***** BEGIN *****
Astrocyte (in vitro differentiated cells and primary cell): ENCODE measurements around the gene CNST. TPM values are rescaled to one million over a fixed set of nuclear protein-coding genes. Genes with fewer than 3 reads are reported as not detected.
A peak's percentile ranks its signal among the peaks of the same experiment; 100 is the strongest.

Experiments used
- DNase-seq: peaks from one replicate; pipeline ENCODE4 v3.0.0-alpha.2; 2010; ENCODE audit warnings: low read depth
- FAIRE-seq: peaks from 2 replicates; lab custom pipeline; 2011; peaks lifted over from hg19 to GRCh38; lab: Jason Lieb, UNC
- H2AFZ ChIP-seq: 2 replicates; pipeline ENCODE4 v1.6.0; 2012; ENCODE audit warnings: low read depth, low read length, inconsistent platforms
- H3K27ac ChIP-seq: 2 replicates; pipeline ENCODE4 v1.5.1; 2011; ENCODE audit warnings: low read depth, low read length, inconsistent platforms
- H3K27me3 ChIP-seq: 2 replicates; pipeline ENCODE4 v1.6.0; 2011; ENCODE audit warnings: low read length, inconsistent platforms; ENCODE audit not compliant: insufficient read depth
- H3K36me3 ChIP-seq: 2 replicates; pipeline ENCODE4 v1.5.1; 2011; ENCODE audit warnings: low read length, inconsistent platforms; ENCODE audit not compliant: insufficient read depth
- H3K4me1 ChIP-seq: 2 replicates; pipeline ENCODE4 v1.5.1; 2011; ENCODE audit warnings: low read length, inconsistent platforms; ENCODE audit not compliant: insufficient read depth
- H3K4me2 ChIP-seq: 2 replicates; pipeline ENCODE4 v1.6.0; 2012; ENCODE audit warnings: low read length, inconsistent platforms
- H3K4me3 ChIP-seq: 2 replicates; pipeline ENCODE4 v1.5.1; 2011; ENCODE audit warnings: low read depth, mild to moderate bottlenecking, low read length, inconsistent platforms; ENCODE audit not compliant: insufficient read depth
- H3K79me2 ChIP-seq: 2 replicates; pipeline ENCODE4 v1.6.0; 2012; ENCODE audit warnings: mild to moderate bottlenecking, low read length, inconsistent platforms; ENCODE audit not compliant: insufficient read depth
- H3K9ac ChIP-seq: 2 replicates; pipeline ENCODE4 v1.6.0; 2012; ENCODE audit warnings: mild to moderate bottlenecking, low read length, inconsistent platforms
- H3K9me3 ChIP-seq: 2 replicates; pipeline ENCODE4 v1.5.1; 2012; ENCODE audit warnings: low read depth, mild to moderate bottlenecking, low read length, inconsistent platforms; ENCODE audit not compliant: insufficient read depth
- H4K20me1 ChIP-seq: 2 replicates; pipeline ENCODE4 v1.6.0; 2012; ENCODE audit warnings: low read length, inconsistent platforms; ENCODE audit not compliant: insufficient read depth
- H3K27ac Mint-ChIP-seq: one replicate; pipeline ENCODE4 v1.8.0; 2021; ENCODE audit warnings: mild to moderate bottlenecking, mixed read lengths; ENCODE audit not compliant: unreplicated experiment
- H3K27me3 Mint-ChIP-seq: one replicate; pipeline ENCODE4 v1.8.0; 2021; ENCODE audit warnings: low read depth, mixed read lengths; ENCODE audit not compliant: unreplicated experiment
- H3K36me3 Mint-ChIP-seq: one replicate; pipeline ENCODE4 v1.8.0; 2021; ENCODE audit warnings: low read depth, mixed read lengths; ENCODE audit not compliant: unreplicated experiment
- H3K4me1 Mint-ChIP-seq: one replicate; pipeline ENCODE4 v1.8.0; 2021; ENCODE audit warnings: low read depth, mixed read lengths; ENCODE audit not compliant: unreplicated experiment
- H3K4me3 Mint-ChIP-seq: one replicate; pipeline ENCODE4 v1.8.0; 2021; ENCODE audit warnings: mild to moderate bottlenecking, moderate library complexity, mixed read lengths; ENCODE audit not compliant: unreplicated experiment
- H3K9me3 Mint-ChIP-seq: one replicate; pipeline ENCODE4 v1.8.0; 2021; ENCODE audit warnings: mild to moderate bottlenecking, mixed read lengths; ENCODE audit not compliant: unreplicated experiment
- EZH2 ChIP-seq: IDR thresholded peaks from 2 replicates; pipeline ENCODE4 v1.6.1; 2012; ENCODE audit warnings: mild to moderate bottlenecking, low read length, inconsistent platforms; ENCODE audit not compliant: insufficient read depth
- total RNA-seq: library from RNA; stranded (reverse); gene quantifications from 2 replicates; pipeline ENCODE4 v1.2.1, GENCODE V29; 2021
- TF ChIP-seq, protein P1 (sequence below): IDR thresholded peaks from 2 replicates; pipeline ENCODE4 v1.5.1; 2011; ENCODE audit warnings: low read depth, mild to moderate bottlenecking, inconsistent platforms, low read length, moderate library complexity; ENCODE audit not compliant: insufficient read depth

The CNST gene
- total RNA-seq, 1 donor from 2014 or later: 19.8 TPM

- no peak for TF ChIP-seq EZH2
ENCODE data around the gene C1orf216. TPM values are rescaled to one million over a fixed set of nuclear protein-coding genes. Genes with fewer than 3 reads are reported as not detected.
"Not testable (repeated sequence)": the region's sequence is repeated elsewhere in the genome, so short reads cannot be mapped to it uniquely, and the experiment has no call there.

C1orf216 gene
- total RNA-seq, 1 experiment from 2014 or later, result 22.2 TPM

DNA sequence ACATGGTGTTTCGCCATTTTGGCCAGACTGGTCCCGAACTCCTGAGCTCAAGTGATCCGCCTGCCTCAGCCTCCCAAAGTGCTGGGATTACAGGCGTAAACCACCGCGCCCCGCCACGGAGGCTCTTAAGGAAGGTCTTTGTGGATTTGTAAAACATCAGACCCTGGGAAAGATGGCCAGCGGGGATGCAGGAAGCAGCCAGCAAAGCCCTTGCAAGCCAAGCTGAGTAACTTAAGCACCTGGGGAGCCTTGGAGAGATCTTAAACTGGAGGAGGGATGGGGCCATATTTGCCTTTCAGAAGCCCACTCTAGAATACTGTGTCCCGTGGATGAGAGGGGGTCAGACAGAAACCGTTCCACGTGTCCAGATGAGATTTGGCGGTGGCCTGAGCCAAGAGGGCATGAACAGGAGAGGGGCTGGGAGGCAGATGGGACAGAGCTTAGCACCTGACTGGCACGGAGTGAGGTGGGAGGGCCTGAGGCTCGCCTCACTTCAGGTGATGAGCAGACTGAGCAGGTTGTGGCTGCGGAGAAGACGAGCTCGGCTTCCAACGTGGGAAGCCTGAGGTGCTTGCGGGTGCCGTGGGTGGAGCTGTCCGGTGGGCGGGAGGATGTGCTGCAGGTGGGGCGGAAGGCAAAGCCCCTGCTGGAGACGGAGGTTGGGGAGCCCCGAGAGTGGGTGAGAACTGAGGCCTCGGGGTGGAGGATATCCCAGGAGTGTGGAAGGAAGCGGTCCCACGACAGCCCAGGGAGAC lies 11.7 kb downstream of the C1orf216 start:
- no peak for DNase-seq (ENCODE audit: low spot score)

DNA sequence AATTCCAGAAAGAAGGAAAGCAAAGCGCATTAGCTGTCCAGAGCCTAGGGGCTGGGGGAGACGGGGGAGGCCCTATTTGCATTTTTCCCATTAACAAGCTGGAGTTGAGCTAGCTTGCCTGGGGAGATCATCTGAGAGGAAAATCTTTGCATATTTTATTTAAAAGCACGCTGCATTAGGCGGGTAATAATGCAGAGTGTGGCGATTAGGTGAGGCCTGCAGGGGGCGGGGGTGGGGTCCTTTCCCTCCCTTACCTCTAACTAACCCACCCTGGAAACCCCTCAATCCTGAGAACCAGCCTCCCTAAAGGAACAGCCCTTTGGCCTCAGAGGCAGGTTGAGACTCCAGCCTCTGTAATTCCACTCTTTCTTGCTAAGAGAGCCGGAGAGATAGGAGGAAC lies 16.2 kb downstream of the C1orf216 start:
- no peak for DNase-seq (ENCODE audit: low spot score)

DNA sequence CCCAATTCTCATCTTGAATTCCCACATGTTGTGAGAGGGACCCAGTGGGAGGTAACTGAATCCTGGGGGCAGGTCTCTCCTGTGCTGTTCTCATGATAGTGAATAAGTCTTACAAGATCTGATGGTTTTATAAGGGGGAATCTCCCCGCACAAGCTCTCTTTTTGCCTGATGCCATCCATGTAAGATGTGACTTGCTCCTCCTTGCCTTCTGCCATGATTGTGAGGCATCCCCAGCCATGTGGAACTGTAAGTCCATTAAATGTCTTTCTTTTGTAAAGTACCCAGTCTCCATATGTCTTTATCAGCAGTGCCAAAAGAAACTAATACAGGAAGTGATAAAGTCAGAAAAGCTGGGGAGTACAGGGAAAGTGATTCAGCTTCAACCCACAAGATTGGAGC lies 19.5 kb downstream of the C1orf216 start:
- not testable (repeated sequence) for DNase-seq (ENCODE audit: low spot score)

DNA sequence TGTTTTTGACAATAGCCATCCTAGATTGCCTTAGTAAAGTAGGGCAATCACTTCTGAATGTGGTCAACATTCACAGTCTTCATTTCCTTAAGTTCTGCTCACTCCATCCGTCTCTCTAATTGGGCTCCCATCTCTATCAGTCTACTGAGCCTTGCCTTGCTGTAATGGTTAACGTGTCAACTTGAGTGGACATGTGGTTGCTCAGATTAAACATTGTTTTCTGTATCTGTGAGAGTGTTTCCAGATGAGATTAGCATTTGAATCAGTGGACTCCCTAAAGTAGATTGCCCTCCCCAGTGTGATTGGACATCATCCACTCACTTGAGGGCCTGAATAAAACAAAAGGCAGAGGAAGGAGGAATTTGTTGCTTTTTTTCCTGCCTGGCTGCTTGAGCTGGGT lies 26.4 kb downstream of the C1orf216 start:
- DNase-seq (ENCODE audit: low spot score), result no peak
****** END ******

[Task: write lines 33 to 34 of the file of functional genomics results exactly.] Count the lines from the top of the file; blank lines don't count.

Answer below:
DNA sequence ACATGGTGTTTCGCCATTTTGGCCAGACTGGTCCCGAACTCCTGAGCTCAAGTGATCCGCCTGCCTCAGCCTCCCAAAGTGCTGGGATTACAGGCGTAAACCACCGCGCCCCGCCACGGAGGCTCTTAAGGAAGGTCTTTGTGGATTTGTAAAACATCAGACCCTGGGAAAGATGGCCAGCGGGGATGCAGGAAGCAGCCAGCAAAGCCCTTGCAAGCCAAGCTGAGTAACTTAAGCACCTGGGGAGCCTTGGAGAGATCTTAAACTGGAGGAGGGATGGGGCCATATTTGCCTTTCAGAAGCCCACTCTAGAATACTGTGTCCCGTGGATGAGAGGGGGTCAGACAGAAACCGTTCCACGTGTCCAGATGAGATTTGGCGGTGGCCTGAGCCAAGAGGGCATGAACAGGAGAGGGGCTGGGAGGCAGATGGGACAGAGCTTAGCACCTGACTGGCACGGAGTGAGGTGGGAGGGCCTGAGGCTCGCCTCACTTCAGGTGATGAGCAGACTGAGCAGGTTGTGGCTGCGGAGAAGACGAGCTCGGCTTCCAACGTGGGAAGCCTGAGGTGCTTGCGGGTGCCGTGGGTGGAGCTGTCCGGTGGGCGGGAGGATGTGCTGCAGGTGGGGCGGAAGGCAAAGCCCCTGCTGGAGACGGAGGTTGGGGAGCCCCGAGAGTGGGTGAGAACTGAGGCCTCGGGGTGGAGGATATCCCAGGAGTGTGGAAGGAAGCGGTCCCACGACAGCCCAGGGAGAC lies 11.7 kb downstream of the C1orf216 start:
- no peak for DNase-seq (ENCODE audit: low spot score)